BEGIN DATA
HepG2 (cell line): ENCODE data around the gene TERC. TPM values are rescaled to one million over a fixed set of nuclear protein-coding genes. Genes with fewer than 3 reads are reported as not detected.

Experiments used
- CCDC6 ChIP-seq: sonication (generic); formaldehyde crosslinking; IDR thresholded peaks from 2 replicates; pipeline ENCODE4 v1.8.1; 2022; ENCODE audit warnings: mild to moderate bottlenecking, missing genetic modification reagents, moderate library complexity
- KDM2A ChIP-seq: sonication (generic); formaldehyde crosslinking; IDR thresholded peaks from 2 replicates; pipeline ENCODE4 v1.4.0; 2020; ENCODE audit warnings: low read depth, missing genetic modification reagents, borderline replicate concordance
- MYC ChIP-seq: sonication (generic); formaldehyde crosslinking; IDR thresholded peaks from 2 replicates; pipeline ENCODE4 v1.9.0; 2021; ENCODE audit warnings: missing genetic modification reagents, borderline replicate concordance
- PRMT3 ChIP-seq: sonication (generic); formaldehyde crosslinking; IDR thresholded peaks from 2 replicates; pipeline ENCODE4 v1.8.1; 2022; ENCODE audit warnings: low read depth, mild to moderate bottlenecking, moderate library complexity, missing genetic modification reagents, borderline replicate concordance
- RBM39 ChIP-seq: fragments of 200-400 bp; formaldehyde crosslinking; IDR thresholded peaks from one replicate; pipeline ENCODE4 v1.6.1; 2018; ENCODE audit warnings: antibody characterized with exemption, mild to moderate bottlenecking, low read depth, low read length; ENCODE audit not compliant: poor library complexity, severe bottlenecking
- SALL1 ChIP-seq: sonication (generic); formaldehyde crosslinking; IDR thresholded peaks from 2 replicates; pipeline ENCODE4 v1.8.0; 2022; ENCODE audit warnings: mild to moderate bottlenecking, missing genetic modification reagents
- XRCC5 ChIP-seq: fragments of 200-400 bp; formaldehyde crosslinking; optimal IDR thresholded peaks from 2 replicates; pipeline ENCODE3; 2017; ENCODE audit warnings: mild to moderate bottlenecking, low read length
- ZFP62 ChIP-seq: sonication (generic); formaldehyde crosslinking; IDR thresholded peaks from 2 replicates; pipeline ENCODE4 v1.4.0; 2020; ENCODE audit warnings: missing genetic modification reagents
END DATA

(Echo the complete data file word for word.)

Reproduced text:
HepG2 (cell line): ENCODE data around the gene TERC. TPM values are rescaled to one million over a fixed set of nuclear protein-coding genes. Genes with fewer than 3 reads are reported as not detected.

Experiments used
- CCDC6 ChIP-seq: sonication (generic); formaldehyde crosslinking; IDR thresholded peaks from 2 replicates; pipeline ENCODE4 v1.8.1; 2022; ENCODE audit warnings: mild to moderate bottlenecking, missing genetic modification reagents, moderate library complexity
- KDM2A ChIP-seq: sonication (generic); formaldehyde crosslinking; IDR thresholded peaks from 2 replicates; pipeline ENCODE4 v1.4.0; 2020; ENCODE audit warnings: low read depth, missing genetic modification reagents, borderline replicate concordance
- MYC ChIP-seq: sonication (generic); formaldehyde crosslinking; IDR thresholded peaks from 2 replicates; pipeline ENCODE4 v1.9.0; 2021; ENCODE audit warnings: missing genetic modification reagents, borderline replicate concordance
- PRMT3 ChIP-seq: sonication (generic); formaldehyde crosslinking; IDR thresholded peaks from 2 replicates; pipeline ENCODE4 v1.8.1; 2022; ENCODE audit warnings: low read depth, mild to moderate bottlenecking, moderate library complexity, missing genetic modification reagents, borderline replicate concordance
- RBM39 ChIP-seq: fragments of 200-400 bp; formaldehyde crosslinking; IDR thresholded peaks from one replicate; pipeline ENCODE4 v1.6.1; 2018; ENCODE audit warnings: antibody characterized with exemption, mild to moderate bottlenecking, low read depth, low read length; ENCODE audit not compliant: poor library complexity, severe bottlenecking
- SALL1 ChIP-seq: sonication (generic); formaldehyde crosslinking; IDR thresholded peaks from 2 replicates; pipeline ENCODE4 v1.8.0; 2022; ENCODE audit warnings: mild to moderate bottlenecking, missing genetic modification reagents
- XRCC5 ChIP-seq: fragments of 200-400 bp; formaldehyde crosslinking; optimal IDR thresholded peaks from 2 replicates; pipeline ENCODE3; 2017; ENCODE audit warnings: mild to moderate bottlenecking, low read length
- ZFP62 ChIP-seq: sonication (generic); formaldehyde crosslinking; IDR thresholded peaks from 2 replicates; pipeline ENCODE4 v1.4.0; 2020; ENCODE audit warnings: missing genetic modification reagents